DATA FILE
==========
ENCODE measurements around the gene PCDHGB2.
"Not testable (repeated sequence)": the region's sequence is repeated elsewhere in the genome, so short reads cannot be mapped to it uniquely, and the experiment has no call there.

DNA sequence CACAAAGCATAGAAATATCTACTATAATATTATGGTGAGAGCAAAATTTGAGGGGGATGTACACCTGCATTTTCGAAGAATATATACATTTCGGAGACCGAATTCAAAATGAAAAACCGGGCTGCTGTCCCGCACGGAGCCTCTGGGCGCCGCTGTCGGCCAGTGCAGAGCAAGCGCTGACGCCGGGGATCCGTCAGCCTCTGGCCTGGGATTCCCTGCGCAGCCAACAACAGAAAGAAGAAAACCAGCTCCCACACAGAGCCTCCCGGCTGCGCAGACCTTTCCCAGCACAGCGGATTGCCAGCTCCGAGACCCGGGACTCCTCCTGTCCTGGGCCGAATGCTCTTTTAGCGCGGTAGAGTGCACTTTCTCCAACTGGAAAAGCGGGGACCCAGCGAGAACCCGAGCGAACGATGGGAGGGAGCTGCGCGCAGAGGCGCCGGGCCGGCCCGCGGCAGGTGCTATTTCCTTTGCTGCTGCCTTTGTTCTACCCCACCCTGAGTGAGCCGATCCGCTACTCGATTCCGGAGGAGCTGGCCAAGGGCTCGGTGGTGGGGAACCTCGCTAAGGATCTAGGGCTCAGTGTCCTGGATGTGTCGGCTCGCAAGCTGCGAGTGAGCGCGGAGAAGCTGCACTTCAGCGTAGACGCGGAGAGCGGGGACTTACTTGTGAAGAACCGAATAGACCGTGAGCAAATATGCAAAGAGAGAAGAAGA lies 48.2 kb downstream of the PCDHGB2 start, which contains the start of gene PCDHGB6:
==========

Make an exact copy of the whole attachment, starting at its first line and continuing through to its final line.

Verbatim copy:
ENCODE measurements around the gene PCDHGB2.
"Not testable (repeated sequence)": the region's sequence is repeated elsewhere in the genome, so short reads cannot be mapped to it uniquely, and the experiment has no call there.

DNA sequence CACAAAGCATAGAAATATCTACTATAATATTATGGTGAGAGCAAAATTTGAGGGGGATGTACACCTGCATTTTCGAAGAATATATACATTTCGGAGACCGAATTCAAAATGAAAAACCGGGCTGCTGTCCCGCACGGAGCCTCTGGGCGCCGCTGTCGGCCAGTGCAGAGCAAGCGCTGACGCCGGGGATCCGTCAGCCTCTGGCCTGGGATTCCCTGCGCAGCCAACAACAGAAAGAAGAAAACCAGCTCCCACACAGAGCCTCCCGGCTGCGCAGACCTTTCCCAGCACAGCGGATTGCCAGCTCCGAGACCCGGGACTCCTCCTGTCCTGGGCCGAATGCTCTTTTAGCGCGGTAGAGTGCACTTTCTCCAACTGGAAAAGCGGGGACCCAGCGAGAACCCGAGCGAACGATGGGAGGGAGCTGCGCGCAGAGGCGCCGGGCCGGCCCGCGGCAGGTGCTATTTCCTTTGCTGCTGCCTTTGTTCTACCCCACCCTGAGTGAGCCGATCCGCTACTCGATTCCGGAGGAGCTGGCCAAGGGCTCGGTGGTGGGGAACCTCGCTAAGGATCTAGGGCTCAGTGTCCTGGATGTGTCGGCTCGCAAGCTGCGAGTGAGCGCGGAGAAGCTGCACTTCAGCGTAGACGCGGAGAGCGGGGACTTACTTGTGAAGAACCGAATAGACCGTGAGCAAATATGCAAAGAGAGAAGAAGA lies 48.2 kb downstream of the PCDHGB2 start, which contains the start of gene PCDHGB6: